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Investing in Leadership Development: One Executive’s Experience

September 30, 2015

From the Alliance for Strong Families and Communities:

When the Communty Foundation of Louisville was offered 1 million by a private donor, it did not take President and CEO Susan Barry long to decide what to do with the generous gift.

She recommended the donor set aside half in a permanent endowment to support his most beloved organizations and contribute $250,000 to the Community Foundation’s Fund for Louisville to support a competitive grants program for capacity building. A quarter of the funding remained—and Barry had unique plans for it. “I wanted to set up a leadership development program with the final $250,000,” she says.

Barry believes that strong leaders make for strong organizations, and that good leadership comes from an opportunity to learn and develop. The Alden Fellows program was created with the specific goal of developing up-and-coming nonprofit CEOs.

“It’s from personal experience that I think leadership development is so important. I was a German Marshall Fund fellow, funded by the Mott Foundation, to study in Europe and an honorary fellow for the York Federal Fellows program,” says Barry. “Stakeholders want nonprofits to be as excellent as possible, and I think leadership is key to that.”

The Alden Fellows Advisory Committee nominates and interviews local leaders for the program. As part of the process, the nominees are asked to submit a proposal detailing a project that would use the fellowship’s $5,000 stipend for professional development. Barry encourages fellows to pursue experiences that otherwise might be perceived as unconventional, including trips abroad.

“Most of the fellows have never heard of anything like this. They keep thinking there’s got to be some catch. They can’t believe someone would invest in them, and they think I’m giving them money to go to a conference,” says Barry “But I don’t want them to go to a conference; I want them to do something that will really take them to another level as an executive director or a CEO of an organization—I want this to be extraordinary.”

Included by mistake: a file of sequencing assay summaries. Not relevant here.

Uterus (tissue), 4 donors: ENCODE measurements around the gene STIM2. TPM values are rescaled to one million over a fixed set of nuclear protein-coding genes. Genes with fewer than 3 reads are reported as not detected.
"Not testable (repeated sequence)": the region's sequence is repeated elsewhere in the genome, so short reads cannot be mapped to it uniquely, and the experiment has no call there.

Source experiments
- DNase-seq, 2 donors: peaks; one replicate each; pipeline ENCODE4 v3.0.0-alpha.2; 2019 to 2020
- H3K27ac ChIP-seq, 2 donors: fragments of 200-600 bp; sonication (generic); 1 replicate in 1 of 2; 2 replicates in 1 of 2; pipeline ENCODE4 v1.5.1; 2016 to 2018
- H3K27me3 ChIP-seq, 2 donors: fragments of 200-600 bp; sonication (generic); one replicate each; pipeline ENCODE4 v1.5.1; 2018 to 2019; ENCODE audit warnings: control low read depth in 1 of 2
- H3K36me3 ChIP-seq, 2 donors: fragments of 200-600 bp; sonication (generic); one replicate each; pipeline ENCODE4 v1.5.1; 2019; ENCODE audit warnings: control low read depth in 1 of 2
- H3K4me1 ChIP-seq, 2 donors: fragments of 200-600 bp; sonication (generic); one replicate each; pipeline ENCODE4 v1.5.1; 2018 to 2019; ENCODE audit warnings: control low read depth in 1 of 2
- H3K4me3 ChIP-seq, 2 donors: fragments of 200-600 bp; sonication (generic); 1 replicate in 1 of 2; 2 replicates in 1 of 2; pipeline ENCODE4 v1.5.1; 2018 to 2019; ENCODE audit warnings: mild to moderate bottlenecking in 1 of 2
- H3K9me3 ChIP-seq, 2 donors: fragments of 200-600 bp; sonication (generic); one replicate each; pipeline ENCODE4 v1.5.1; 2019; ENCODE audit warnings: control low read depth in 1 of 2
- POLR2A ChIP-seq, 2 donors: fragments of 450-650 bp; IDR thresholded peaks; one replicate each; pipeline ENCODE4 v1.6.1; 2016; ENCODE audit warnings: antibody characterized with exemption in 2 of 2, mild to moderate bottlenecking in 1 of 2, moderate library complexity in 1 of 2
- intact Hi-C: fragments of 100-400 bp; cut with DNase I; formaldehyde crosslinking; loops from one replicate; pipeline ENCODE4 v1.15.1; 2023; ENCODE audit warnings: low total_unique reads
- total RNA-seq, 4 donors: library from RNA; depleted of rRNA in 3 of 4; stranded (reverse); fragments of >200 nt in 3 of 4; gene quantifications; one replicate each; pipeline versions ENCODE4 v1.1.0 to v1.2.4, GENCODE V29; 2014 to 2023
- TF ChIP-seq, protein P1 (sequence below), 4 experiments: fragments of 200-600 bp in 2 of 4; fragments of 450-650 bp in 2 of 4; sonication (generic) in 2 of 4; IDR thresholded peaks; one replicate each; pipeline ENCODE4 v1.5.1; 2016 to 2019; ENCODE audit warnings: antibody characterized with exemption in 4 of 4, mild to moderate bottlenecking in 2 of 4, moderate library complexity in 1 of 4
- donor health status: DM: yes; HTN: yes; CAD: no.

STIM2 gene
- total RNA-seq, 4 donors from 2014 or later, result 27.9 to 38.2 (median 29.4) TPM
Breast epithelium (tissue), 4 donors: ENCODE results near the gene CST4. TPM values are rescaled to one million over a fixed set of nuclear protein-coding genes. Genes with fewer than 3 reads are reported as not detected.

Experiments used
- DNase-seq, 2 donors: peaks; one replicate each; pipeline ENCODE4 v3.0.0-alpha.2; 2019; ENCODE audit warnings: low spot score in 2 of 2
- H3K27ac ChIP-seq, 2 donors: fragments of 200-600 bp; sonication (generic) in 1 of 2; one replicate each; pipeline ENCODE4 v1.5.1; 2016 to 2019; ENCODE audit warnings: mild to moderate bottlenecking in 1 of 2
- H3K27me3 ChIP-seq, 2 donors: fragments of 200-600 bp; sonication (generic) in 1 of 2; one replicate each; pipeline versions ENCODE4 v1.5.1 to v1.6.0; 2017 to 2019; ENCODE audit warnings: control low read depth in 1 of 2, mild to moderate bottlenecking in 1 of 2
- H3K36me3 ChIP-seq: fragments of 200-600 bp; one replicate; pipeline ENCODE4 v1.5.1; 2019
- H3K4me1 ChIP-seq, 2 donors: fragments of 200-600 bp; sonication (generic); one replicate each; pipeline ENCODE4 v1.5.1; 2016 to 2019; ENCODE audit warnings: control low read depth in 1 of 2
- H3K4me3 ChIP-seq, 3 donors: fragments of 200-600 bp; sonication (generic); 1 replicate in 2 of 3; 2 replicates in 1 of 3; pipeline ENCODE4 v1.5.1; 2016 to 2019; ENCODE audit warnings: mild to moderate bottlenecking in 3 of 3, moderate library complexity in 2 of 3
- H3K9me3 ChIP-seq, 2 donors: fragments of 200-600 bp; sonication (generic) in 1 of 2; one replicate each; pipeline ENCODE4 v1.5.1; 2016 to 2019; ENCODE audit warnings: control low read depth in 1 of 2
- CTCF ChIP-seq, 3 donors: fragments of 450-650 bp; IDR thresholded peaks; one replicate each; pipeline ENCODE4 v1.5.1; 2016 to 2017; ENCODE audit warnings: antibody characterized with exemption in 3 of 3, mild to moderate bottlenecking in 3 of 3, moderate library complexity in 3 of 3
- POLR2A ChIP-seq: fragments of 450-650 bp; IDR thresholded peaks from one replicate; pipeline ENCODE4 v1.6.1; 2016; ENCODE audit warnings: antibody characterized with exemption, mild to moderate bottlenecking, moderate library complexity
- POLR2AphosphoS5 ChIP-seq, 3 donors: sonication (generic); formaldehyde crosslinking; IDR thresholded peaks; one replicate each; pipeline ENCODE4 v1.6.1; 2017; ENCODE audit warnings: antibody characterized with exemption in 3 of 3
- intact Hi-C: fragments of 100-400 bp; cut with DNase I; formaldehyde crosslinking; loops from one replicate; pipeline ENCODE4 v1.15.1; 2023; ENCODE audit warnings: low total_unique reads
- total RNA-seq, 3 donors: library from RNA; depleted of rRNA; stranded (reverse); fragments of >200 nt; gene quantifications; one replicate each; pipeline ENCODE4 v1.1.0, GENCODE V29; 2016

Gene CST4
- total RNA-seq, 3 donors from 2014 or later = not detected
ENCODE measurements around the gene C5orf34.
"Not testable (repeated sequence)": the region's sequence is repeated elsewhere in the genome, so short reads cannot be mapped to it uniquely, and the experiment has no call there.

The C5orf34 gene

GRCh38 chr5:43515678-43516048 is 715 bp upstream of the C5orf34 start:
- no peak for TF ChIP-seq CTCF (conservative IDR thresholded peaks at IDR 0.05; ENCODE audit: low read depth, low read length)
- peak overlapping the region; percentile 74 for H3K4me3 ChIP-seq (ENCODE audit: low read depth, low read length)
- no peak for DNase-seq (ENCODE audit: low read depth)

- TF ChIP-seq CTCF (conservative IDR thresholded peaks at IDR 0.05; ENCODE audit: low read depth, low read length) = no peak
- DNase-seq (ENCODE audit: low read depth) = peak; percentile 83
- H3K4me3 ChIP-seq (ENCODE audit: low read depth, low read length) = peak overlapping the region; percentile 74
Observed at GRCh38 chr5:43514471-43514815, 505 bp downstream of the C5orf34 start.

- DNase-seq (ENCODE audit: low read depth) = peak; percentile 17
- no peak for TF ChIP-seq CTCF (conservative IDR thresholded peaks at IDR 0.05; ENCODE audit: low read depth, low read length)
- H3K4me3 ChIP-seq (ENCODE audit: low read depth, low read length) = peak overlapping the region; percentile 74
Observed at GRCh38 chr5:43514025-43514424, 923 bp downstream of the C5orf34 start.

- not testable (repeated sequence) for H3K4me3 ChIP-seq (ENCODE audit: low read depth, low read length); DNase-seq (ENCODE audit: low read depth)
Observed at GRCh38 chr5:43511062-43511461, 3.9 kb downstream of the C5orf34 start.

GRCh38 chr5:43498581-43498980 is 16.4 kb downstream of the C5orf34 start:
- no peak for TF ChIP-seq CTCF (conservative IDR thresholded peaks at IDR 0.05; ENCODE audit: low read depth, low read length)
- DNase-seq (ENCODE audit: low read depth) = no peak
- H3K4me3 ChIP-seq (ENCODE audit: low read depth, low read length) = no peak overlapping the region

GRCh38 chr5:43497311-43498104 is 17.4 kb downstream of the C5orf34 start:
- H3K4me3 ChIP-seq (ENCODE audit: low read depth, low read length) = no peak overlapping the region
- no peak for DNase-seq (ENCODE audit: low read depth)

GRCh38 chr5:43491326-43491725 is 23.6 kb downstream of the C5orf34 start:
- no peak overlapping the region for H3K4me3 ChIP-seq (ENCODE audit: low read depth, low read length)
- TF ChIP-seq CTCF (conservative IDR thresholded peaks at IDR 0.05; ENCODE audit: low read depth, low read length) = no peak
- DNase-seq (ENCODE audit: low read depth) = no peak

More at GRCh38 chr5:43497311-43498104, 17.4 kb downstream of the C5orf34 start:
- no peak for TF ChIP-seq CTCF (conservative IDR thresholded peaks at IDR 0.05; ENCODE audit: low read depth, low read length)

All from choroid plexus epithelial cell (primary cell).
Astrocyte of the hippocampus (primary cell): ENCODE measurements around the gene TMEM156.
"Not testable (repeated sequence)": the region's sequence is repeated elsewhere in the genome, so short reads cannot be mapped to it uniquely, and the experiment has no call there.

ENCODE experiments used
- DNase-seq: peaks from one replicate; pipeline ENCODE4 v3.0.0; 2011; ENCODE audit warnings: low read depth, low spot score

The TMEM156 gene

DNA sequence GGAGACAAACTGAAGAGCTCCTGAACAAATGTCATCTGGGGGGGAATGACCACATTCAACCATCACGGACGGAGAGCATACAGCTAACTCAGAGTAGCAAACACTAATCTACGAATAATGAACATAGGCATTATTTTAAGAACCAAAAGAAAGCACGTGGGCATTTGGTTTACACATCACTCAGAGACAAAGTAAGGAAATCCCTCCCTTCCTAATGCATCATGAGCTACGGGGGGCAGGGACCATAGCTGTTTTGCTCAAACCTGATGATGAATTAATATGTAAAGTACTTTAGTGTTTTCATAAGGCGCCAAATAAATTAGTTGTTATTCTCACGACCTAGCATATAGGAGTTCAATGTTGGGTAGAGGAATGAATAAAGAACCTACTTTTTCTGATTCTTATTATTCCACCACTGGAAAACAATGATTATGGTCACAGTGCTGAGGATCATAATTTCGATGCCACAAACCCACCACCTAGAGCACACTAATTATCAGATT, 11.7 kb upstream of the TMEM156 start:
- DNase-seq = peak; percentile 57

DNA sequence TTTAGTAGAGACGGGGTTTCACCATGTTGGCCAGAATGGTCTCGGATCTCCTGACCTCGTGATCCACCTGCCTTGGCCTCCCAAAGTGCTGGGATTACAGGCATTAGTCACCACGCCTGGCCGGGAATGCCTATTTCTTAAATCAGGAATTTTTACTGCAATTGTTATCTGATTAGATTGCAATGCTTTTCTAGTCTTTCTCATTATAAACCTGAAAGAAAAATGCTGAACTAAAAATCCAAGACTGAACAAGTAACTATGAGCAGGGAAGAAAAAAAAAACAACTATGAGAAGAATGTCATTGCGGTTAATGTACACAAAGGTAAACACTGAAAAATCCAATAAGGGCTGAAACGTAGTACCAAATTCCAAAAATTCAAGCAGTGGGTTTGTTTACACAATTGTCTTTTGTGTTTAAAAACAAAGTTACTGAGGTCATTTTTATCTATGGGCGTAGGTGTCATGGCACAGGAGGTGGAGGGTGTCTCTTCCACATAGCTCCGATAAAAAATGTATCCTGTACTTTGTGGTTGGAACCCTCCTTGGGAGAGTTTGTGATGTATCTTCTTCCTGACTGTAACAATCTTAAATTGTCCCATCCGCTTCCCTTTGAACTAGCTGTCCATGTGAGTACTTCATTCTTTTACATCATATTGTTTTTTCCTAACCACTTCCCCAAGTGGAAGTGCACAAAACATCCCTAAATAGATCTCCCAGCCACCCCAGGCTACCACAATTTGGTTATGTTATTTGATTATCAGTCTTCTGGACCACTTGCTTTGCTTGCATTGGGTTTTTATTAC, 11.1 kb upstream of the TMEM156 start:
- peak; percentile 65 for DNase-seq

DSC_2313Pam Darnall was one of the new executives selected as an inaugural Alden Fellow who was asked to think outside of the box. She was appointed president and CEO of Alliance for Strong Families and Communities member Family & Children’s Place in Louisville, Kentucky in 2014.

Darnall decided to travel to and study other organizations so she could better understand new strategies for long-term sustainability initiatives. After tapping into the Alliance’s executive network, she made plans to visit Children’s Aid and Family Services in Paramus, New Jersey; Lad Lake in Milwaukee, Wisconsin; and Alpert Jewish Family and Children’s Service in West Palm Beach, Florida.

“I spent nearly a day and a half with each of the three CEOs, covering issues including boards, fundraising and development initiatives, strategic planning, staff productivity, partnerships with other organizations, and social enterprise. I even got to spend time with the leadership teams and specific executives,” says Darnall. “Without the Alden Fellowship stipend, I never would have had the opportunity to do any of this.”